EUI MWP LS, 2009/06
DELMAS-MARTY, Mireille, Ordering Pluralism, EUI MWP LS, 2009/06 - https://hdl.handle.net/1814/14274
Retrieved from Cadmus, EUI Research Repository
In the traditional legal culture, the expression of “ordering pluralism” is rather unusual. Pluralism implies differences, dispersion and fragmentation, whereas “legal order” leads us to think in terms of a unified structure. From this perspective, a legal order is necessarily unified, hierarchical and almost static. But our legal history has changed and we must rise to the challenge of changing our minds. The world is not static but interactive and rapidly evolving. In Europe, a supranational legal order was established after the end of World War II. In the whole world, the end of Cold War accelerated the so-called globalisation of law. In this new global world, we have to observe the different processes used for ordering pluralism by integrating the plural without reducing it to the identical. Using “ordering”, rather than “ordered” pluralism, because it is a way to stress the processes of integration rather than the results, the movement rather than the model. Looking at these processes, we will identify different degrees of integration, different levels in space, and different speeds in time to analyse the possible answers to a series of questions: How? Where? When? And finally, what will the future world order look like? As the states become more and more interdependent, a radical conception of sovereignty seems to pave the way to the great legal disorder; but an absolute universalism may produce the risk of unifying and freezing the world order in a hegemonic way. If we refuse both extremes, we have no choice but to try to reconcile diversity and unity in “ordering pluralism” by imagining a pluralist model.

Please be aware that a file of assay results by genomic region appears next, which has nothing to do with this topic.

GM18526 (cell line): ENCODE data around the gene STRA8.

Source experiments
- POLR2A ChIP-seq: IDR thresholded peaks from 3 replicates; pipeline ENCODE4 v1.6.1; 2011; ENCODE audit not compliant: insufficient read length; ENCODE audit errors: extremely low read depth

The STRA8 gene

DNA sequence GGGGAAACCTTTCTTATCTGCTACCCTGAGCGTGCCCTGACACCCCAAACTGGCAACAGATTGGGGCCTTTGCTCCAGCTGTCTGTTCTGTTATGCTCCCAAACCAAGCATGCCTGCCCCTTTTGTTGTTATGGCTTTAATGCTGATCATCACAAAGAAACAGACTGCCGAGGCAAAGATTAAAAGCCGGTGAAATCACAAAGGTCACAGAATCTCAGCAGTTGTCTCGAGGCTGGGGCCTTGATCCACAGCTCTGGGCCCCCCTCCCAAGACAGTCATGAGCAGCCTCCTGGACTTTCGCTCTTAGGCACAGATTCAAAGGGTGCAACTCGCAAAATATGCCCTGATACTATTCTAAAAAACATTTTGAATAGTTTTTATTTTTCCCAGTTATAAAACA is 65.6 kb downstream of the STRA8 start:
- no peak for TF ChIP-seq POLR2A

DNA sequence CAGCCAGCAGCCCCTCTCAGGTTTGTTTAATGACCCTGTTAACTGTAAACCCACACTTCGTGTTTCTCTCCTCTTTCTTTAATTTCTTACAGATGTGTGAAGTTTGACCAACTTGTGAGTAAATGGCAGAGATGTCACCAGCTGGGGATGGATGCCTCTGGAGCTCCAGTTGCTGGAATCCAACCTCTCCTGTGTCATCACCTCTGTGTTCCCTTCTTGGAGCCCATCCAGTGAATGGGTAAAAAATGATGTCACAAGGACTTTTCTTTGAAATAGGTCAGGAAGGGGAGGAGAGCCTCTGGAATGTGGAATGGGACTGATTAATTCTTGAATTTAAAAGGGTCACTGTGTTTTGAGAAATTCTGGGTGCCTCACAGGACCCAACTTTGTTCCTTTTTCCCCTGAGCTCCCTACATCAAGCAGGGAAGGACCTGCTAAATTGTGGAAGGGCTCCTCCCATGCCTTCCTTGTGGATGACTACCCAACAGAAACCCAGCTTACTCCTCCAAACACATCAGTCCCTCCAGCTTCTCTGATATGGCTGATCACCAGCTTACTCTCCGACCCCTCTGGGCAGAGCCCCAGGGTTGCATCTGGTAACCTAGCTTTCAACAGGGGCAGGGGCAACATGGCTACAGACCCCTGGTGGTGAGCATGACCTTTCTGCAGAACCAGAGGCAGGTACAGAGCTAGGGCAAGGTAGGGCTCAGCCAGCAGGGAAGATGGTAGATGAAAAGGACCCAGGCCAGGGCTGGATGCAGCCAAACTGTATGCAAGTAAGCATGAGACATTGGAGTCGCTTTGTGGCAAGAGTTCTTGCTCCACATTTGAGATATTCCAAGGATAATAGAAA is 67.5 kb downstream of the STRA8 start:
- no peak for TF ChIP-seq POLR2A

Cadmus permanent link: https://hdl.handle.net/1814/14274
Series/Number: EUI MWP LS; 2009/06
Keyword(s): Coordination Fragmentation Global Law Globalisation Harmonisation International Law Margin of appreciation Pluralism Regional Law Speeds of Integration State Law Subsidiarity Transnational Law Unification Universalism
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